Such an approach places this accumulation or preexistence outside of knowledge (provided by its modern form of inquiry). In order to avoid its confusion with 'imagination,' - which is a faculty or attribute - the notion of imaginary here tackled is, magister dixit: "the set of images and relationships of images which constitute the thought capital of the Homo sapiens (...) in its fragile grandeur." (Durand, 2006:21) Its eidetic character also differentiates it from imagination, as it lacks symbolic character, so that the image appears as the primitive accumulation of that capital. It is an accumulation of existing images, without any order - at least explicit: "the unceasing and essentially undetermined (social-historical and psychical) creation of figures/forms/images, on the basis of which alone there can ever be a question of 'something'" (Castoriadis, 1987:3). This undetermined and unqualified accumulation constitutes a repository that awaits, often without use, constituting a true arsenal of experiences - named culture - that lacks operability (as well as historical knowledge). In this respect, one can only speak of accumulation and not of how it operates in the conscience of the one who employs it.

In that context, we can recall Sir John Soane's collections and the Mnemosyne Atlas by Aby Warburg, which are both an accumulation of images - as if suffering from Diogenes syndrome - that follow the creative processes closely. These historical examples were foundational: the former, as a collection, ended up being the first architectural museum; the latter, as a map of memories, revealed the mechanisms of random inspiration or free association that characterized modernity. And both express different views on accumulation and are located at the end of the nineteenth-century: from Neoclassicism to Romanticism, from typified classical ideals to the unpredictable vital impulse of the modern.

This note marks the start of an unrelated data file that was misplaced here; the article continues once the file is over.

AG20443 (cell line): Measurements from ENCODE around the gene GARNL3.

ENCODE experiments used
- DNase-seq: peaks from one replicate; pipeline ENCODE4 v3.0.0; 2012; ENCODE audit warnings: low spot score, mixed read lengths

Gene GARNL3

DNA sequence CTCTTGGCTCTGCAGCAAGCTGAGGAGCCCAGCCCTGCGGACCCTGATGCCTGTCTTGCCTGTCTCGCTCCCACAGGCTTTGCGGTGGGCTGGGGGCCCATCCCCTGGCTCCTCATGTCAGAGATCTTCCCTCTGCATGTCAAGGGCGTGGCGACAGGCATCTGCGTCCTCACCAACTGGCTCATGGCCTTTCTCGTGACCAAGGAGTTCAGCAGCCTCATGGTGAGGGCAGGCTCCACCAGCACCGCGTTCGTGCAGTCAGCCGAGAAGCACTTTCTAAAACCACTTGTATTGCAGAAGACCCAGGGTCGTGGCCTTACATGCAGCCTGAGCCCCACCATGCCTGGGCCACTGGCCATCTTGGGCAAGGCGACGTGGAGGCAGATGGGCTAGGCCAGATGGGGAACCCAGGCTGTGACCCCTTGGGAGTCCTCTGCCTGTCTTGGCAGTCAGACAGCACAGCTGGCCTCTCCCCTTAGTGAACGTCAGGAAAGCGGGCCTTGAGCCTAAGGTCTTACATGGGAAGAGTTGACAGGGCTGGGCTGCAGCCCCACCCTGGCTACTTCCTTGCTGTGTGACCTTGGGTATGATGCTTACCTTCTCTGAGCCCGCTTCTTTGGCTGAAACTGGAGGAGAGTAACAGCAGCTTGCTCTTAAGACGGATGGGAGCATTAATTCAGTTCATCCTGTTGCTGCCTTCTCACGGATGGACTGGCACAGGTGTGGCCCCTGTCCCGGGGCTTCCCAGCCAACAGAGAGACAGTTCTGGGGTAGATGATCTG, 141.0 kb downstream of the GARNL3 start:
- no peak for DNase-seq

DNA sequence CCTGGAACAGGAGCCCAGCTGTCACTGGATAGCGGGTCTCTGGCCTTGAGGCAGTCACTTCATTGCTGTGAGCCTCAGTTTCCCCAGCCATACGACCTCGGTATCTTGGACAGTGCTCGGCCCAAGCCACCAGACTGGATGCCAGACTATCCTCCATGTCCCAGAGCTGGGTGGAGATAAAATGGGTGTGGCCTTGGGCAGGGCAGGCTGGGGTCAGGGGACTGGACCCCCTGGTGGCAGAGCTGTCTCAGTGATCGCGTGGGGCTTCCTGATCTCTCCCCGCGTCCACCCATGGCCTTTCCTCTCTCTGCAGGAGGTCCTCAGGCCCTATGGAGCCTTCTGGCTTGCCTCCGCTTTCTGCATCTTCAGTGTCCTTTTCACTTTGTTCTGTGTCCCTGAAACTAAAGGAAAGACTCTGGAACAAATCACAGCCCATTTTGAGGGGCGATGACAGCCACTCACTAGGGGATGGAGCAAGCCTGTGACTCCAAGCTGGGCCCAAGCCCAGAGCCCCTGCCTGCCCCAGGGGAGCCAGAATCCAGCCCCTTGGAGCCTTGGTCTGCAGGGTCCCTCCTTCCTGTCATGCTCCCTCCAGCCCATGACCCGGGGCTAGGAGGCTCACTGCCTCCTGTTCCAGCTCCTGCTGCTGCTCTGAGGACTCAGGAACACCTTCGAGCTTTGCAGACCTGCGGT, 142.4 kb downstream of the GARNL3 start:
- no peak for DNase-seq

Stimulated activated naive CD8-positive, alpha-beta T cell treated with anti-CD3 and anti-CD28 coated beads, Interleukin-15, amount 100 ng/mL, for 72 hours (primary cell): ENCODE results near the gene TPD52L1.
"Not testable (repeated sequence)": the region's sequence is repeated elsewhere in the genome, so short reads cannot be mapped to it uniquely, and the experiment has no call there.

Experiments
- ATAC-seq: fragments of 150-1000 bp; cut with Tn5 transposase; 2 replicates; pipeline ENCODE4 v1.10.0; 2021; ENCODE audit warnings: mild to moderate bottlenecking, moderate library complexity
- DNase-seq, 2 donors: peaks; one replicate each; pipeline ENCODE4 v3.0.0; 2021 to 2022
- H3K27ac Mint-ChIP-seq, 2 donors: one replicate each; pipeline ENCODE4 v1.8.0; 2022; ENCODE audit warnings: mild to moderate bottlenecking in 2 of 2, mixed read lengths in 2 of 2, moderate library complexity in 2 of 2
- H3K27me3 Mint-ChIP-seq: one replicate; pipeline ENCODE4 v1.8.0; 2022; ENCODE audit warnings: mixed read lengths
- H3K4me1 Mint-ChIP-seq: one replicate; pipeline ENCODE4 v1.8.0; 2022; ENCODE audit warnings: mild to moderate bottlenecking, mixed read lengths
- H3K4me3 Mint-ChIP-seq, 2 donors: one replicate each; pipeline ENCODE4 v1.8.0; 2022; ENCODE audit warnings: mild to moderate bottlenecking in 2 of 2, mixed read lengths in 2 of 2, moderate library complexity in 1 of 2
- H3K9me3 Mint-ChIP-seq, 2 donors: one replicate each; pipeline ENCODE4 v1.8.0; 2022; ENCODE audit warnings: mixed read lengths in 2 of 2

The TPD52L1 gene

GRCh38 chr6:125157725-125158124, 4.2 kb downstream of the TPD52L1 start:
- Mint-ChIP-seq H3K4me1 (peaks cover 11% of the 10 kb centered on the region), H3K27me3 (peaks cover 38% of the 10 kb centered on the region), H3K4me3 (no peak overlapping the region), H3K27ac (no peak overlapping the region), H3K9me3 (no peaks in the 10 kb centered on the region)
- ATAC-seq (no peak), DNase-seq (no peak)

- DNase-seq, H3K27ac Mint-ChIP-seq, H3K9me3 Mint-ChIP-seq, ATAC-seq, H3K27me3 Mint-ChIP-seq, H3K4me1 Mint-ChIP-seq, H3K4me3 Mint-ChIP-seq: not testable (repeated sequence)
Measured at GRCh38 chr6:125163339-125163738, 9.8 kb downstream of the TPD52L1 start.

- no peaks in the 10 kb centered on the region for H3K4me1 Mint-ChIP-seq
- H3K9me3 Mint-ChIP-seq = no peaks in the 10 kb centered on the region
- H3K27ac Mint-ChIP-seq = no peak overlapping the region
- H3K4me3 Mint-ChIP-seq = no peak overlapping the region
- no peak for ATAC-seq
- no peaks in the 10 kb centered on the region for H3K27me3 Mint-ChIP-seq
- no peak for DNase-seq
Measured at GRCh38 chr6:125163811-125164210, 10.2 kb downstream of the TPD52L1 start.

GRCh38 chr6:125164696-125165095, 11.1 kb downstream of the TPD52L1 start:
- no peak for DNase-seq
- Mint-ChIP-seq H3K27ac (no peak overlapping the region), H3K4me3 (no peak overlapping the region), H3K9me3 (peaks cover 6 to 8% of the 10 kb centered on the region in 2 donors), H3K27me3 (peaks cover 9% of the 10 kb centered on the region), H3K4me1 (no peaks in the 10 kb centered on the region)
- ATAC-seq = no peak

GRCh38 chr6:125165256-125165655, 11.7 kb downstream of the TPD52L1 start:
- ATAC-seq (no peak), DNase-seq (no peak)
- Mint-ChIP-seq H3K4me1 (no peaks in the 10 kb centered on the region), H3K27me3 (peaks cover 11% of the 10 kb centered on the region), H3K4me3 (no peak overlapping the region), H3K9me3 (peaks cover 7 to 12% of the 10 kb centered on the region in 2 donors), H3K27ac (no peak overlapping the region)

The collection

The house that the architect Sir John Soane built in the number 12 of Lincoln's Inn Fields (numbers 13 and 14 were added later), opposite to one of the first urban squares in London and close to the Bank of England - likely his most important work - is the enclosure of accumulation or collection. Soane's relevance, along with the architects John Nash and Robert Smirke, was stated by the construction of the British Empire's institutions, consolidating the Industrial Revolution: the Parliament, an art gallery, a bank, bourgeois urban residences, a hospital, a museum, a summer palace, and so on. In turn, in 1806, Soane was appointed professor of the Royal Academy and architect appointed by the Crown in the Office of Works, which is why his house is important since his collection was part of his design process. In fact, the rooms were crammed with paintings, engravings and drawings from Hogarth, Turner, Watteau, Füssli, Canaleto, Campanella and Piranesi, copies, original sculptures, models, fragments of ruins and reproductions of classical columns, and he had also bought the sarcophagus of Seti I (son of Rameses II) made in alabaster (Figure 1). Some rooms were decorated with tapestries and Renaissance or neoclassical furniture, as well as Pompeian paintings that were to the liking of Soane - a taste he acquired during the Grand Tour realized between 1778 and 1780 on a scholarship by the Royal Academy.

Figure 1. Sir John Soane's Museum, Section 

Soane's accumulation or collection - which started when he moved to Lincoln's Inn Fields together with his wife Elisa and his two children - turned his house into a sort of private museum that in 1833 obtained the Parliament's official declaration. Amongst the various rooms of the large residence-museum stands the studio (dome area), its walls lined with fragments of ruins, marbles, plaster and reproductions (Figure 2), creating a three-dimensional surface with a logic that responds to an apparent systematized thematic collection, but was really a formal composition: